The sensational Census story proclaims Census: 8 of 10 Americans now urbanites:
Move over, New York City. Nine of the 10 most densely populated areas in the U.S. are out West, and eight out of 10 Americans are now urbanites, a U.S. Census Bureau report released Monday shows.
However, like the recently trumpeted “Chocolate leads to weight loss” study that’s gotten a lot of brief mentions by radio personalities in between their shallow playlists and brief Internet mentions, looking behind the headlines will reveal something that pretty much contradicts the headline.
In the chocolate study, it was the fact that everyone in the study was exercising 3.6 times a week (more than I do, certainly).
In the Census Bureau study, it’s the definition of urban:
The census data identifies two types of urban areas: “urbanized areas” of 50,000 or more people and “urban clusters” of at least 2,500 and less than 50,000 people. There are 486 urbanized areas and 3,087 urban clusters nationwide.[Emphasis added.]
You know what we call an urban area of 2,500 people in the real world? A small town.
But going by the Census Bureau’s definition, ladies and gentlemen, here is the gritty urban world of Republic, Missouri. Continue reading “Gritty Urban Scenes from Southwest Missouri”
As some of you might know, I’ve been having a little trouble with my DSL connection starting sometime last winter. AT&T operators and technicians have been very polite, for the most part, but they didn’t fix the problem yet.
Additionally, I needed a static IP address to make connections to client networks easier, and this did not go well, either, since most AT&T phone representatives only want to sell U-Verse and transfer you to tech support if you even mention static IPs. I finally got it, but at a bill rate three times what they sell it to business customers.
I sent a letter to the head of AT&T Business and Home Solutions: Continue reading “Letter to Andy Geiss, Sr. Exec. V.P. AT&T Business and Home Solutions”
As you might have noticed, suddenly everyone is all about civility. There are national media calls for it, and the city of Springfield has some sort of ten tenets of civility that it’s wasting government time and treasure on.
The local YMCA even has a banner for it with a logo that I think captures the essence of the modern call for civility:
Notice the arrow in it, just as awesome as in the FedEx logo, but to worse effect.
The circle on the left is perhaps being civil to the circle on the right, denoted by the arrow. But this civility is one-sided, and the right circle is poised to eat, Pac Man style, the circle on the left.
Doesn’t that really capture it as a modern one-sided, “You must be civil according to my rules of behavior, even as I pursue your destruction” “civility” of the 21st century?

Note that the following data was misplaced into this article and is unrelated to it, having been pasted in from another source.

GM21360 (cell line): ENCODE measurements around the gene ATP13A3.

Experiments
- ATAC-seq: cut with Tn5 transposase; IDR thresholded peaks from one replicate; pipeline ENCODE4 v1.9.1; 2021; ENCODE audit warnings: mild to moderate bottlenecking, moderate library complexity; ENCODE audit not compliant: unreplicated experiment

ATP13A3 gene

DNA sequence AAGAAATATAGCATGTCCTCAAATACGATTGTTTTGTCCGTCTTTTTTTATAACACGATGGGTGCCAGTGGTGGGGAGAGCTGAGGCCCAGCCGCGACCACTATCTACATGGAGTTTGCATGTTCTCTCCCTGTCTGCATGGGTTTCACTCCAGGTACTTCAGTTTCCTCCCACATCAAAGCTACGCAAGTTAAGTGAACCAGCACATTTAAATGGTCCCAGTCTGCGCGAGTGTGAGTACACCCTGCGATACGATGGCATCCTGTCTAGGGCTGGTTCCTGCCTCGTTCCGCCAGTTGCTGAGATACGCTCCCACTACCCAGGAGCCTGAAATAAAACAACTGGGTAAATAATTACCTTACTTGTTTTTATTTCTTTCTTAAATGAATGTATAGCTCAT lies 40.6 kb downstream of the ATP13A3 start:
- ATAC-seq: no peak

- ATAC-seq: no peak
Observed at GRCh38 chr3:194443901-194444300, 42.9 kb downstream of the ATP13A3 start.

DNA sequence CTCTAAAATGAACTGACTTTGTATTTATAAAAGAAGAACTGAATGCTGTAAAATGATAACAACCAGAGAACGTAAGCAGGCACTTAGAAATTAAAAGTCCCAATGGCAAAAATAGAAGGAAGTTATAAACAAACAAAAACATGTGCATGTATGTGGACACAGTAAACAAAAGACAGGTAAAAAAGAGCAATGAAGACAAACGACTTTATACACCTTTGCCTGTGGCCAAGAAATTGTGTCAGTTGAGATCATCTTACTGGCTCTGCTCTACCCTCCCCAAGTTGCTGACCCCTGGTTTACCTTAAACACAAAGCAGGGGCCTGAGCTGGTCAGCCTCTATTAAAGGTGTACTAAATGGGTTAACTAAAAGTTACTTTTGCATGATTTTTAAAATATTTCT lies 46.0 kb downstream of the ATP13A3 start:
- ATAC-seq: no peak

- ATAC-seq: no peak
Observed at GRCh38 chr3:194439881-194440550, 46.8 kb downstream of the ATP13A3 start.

Or maybe it’s just Atari 2600 Pac Man and Discolored Arcade Pac Man exchanging ideas and I’m reading too much into it.
Yesterday, as I mentioned, we hit a book fair at a Methodist church just outside the MSU campus. It wasn’t very large, and its selection of fiction was essentially romance novels and a pile of James Patterson books. It did, however, have some old record albums, so I was able to stock up on some easy listening for my hi-fi.
- A copy of Sandford’s Rough Country. I’ve already read it, but it was a library book. I own it now. Someday, I’ll explain how G.P. Putnam hates libraries.
- A joke book.
- A collection of Peanuts cartoons entitled We Love You, Snoopy.
- The Romances of Hezekiah Mitchell, a local author’s book. I might already own it, as I’ve seen it often enough, but in case I don’t, I bought one for fifty cents.
- Tales from the Bark Side, a collection of dog things.
- Several books by Laura Ingalls Wilder.
- Profiles in Courage, which I haven’t read since the sixth grade when Mrs. Pickering had a rack of paperbacks she’d let us borrow.
- Cosa Nostra, something in a suspense series from 1971 from a lesser known publishing house.
- A short story in a pamphlet that was a promotional giveaway of some sort or another.
My beautiful wife got a couple books and cookbooks. The children got four books, not depicted because they couldn’t wait until we got home to have them out and paged through.
It’s the gearing up phase: The Friends of the Springfield-Greene County Library and the Friends of the Christian County Library will hold their book fairs later this month.
Soon, we will need to move or put an addition onto our house to house the continuing (!) growth of the library.